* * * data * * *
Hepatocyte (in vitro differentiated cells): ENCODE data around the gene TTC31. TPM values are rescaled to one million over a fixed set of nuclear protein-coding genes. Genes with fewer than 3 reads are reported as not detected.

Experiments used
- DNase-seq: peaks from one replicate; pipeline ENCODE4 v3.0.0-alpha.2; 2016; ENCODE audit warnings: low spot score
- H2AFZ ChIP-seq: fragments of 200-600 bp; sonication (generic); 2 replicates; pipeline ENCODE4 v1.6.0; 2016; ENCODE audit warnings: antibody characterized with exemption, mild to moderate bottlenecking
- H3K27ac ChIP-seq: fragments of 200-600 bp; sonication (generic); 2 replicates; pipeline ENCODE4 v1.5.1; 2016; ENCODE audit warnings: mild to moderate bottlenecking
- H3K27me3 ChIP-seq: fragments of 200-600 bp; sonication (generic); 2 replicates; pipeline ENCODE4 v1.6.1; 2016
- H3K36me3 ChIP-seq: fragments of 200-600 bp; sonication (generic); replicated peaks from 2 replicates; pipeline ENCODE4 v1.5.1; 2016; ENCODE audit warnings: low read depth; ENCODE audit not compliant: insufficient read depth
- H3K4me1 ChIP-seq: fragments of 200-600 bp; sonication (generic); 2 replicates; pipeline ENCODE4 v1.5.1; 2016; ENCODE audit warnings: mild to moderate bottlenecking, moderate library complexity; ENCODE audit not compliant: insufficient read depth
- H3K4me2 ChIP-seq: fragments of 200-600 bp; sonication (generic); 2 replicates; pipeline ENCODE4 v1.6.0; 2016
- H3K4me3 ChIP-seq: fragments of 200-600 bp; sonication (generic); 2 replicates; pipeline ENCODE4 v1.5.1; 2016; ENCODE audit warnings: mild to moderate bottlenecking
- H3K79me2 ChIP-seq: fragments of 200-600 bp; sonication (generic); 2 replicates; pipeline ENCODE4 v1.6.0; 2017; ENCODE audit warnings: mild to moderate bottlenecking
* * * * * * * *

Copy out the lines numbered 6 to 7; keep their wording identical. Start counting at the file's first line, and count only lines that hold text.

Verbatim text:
- H3K27me3 ChIP-seq: fragments of 200-600 bp; sonication (generic); 2 replicates; pipeline ENCODE4 v1.6.1; 2016
- H3K36me3 ChIP-seq: fragments of 200-600 bp; sonication (generic); replicated peaks from 2 replicates; pipeline ENCODE4 v1.5.1; 2016; ENCODE audit warnings: low read depth; ENCODE audit not compliant: insufficient read depth